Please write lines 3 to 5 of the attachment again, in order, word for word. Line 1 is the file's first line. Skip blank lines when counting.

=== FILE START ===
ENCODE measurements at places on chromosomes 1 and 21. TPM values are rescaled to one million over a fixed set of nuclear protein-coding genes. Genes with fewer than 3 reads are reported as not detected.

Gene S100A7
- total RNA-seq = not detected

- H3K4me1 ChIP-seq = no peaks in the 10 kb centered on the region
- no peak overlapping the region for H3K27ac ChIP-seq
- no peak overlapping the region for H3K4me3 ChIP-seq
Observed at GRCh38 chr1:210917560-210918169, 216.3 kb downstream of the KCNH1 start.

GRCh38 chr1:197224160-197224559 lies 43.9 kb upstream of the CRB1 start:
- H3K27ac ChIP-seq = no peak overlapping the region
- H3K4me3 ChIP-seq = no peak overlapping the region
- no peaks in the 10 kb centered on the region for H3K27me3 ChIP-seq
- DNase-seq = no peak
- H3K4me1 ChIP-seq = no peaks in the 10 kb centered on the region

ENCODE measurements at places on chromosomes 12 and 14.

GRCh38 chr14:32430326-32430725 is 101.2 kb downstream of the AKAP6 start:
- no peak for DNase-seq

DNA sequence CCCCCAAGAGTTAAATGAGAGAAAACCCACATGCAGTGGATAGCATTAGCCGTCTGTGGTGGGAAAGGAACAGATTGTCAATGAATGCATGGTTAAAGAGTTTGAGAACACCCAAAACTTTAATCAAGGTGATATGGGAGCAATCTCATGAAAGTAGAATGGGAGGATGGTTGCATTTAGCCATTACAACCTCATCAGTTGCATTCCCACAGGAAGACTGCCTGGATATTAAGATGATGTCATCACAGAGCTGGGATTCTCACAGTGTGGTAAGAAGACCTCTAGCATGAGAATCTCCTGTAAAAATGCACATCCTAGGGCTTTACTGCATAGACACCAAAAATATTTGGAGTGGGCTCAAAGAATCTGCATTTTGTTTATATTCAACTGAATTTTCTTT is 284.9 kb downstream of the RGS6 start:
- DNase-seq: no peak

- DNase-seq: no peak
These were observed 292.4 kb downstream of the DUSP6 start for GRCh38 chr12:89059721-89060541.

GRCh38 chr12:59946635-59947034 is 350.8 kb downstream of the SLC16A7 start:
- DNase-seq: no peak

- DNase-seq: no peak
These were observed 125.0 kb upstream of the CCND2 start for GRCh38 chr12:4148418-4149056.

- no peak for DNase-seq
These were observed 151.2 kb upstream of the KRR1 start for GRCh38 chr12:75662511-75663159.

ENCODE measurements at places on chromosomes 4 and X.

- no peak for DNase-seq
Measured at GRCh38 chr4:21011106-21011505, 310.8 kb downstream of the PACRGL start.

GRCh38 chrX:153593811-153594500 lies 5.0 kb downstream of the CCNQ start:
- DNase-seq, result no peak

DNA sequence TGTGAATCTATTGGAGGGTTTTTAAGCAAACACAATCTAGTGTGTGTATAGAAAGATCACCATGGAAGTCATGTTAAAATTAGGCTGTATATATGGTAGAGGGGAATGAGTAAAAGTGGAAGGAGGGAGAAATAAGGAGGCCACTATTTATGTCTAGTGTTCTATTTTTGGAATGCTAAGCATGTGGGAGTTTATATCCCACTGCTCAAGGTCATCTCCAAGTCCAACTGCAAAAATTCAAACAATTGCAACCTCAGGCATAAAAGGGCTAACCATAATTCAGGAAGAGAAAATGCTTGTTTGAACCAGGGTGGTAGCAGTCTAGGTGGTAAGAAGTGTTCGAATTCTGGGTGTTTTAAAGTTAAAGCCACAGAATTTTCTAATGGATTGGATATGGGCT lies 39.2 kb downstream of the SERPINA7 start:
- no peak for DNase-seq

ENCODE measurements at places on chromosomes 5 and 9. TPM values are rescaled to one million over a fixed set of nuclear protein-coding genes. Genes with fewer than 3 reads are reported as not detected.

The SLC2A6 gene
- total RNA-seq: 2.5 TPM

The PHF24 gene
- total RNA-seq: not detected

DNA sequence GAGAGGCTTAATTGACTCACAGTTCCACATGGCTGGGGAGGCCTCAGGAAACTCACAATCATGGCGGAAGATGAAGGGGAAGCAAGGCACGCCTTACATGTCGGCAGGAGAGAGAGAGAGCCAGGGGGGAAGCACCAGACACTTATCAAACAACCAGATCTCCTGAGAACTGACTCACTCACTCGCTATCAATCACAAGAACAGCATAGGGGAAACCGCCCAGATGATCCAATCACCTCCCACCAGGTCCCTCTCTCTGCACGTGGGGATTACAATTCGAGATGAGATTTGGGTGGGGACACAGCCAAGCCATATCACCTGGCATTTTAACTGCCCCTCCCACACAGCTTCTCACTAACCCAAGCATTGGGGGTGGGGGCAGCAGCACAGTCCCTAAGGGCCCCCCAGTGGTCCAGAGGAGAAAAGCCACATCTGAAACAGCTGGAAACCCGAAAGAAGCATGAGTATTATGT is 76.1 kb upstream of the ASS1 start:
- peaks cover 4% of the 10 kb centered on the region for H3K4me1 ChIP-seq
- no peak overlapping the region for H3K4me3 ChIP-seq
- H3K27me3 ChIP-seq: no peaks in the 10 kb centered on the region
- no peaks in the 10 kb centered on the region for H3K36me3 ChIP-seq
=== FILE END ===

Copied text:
- total RNA-seq = not detected

- H3K4me1 ChIP-seq = no peaks in the 10 kb centered on the region
- no peak overlapping the region for H3K27ac ChIP-seq